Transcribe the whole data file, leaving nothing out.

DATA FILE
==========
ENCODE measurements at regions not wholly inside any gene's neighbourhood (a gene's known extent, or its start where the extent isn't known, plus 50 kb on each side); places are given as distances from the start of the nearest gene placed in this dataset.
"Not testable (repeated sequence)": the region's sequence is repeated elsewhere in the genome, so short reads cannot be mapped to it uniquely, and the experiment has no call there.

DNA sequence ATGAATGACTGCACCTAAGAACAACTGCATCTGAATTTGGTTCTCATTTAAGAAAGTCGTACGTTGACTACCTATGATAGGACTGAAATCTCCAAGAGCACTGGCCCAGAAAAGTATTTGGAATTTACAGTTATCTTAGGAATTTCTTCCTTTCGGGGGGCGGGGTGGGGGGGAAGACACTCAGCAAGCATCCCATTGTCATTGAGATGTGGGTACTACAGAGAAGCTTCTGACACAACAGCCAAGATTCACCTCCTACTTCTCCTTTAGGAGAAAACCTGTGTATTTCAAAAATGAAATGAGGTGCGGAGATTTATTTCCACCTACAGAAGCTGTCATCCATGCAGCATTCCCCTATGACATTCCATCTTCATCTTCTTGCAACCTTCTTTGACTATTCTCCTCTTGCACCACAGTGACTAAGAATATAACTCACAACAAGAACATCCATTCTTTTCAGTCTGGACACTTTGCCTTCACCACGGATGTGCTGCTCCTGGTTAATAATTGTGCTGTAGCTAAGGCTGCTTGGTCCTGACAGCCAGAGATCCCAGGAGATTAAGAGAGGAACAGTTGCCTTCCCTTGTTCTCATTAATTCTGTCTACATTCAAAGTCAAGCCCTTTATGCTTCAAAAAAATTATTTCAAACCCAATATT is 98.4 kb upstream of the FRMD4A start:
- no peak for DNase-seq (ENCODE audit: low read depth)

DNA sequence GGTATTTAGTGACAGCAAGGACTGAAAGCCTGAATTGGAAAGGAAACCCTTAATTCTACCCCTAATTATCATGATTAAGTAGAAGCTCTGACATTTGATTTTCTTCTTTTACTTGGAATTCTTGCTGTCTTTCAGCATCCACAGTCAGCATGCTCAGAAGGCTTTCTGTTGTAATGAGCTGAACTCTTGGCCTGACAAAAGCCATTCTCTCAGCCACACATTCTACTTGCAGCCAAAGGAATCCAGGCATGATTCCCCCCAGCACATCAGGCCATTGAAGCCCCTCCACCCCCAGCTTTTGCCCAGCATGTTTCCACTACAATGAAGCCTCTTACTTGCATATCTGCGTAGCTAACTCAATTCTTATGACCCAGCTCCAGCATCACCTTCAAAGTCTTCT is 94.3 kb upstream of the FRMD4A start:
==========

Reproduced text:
ENCODE measurements at regions not wholly inside any gene's neighbourhood (a gene's known extent, or its start where the extent isn't known, plus 50 kb on each side); places are given as distances from the start of the nearest gene placed in this dataset.
"Not testable (repeated sequence)": the region's sequence is repeated elsewhere in the genome, so short reads cannot be mapped to it uniquely, and the experiment has no call there.

DNA sequence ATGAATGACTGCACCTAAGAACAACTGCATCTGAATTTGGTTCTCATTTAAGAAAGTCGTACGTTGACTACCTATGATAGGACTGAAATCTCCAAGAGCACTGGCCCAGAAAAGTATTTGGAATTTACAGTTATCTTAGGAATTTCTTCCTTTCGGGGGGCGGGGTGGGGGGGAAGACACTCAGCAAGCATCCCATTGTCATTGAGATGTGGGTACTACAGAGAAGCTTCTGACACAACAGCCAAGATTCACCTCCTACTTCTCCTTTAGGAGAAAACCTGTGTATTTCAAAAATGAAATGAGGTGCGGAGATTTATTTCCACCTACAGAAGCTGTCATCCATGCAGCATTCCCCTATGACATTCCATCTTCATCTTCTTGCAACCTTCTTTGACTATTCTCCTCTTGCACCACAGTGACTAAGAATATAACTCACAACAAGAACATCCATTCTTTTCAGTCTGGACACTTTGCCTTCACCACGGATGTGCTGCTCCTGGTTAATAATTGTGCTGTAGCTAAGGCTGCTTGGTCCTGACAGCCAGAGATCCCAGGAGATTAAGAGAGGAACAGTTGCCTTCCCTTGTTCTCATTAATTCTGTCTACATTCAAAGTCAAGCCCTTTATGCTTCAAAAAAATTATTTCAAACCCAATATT is 98.4 kb upstream of the FRMD4A start:
- no peak for DNase-seq (ENCODE audit: low read depth)

DNA sequence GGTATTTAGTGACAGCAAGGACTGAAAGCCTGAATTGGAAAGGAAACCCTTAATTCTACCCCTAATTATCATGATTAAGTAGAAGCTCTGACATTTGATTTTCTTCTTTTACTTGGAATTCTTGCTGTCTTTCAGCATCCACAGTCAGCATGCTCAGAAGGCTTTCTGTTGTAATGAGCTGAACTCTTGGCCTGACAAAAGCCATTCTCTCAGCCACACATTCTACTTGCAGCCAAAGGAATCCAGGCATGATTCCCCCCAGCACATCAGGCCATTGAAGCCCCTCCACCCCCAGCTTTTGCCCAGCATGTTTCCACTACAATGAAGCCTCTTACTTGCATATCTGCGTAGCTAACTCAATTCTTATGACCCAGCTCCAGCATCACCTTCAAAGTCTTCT is 94.3 kb upstream of the FRMD4A start: